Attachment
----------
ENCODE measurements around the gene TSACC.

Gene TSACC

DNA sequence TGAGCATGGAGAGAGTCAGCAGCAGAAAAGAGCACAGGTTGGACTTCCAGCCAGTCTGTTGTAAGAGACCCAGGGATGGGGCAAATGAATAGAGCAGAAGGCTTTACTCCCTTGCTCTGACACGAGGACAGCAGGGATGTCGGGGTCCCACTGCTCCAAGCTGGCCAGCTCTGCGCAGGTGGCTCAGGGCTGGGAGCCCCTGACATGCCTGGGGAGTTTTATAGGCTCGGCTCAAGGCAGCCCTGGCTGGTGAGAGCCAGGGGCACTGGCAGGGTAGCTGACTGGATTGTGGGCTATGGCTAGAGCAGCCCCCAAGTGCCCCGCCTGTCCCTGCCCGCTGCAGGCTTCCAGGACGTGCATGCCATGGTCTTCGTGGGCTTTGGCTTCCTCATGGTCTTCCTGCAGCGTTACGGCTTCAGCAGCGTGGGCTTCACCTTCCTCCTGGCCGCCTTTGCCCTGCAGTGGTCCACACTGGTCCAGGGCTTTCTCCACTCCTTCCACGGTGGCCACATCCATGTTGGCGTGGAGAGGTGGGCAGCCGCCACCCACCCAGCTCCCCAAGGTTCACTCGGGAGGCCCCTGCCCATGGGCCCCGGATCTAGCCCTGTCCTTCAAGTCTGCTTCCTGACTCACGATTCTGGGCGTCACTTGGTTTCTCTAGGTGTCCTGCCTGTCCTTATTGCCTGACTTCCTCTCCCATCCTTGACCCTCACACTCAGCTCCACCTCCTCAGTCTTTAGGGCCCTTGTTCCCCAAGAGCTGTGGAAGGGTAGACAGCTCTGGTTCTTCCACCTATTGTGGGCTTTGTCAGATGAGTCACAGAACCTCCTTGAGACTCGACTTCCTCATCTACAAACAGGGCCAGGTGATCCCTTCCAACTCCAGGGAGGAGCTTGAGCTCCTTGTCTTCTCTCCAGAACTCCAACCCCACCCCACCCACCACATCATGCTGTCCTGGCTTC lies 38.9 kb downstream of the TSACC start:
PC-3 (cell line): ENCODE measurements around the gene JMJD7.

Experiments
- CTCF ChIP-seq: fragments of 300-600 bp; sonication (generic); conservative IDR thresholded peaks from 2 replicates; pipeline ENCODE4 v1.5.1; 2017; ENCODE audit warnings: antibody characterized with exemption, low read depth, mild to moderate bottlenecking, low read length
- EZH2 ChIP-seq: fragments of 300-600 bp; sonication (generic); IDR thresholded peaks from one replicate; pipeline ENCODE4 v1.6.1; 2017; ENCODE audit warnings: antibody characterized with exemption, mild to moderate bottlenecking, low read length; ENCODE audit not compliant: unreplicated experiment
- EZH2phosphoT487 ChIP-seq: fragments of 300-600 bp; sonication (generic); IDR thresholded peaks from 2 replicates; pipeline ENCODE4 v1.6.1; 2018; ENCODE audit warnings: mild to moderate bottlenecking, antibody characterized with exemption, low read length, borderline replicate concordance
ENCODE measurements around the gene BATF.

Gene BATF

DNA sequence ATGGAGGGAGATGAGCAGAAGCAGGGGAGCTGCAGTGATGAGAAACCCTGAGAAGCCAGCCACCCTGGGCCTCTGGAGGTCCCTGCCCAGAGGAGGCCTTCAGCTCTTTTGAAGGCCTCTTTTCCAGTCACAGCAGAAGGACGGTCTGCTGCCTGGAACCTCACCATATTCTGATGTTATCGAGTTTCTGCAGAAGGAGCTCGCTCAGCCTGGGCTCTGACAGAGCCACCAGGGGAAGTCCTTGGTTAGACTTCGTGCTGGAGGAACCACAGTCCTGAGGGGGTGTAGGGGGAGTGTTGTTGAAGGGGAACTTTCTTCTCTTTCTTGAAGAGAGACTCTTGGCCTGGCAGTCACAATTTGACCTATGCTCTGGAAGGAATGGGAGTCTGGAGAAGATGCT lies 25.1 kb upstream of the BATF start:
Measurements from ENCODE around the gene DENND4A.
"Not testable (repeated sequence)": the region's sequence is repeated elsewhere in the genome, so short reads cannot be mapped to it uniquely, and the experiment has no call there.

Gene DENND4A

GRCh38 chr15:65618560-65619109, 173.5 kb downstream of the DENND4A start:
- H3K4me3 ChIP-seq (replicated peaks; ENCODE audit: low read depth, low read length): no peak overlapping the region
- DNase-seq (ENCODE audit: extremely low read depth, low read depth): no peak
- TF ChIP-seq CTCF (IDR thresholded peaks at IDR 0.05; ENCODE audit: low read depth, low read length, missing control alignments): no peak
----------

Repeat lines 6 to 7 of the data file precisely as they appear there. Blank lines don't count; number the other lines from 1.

- CTCF ChIP-seq: fragments of 300-600 bp; sonication (generic); conservative IDR thresholded peaks from 2 replicates; pipeline ENCODE4 v1.5.1; 2017; ENCODE audit warnings: antibody characterized with exemption, low read depth, mild to moderate bottlenecking, low read length
- EZH2 ChIP-seq: fragments of 300-600 bp; sonication (generic); IDR thresholded peaks from one replicate; pipeline ENCODE4 v1.6.1; 2017; ENCODE audit warnings: antibody characterized with exemption, mild to moderate bottlenecking, low read length; ENCODE audit not compliant: unreplicated experiment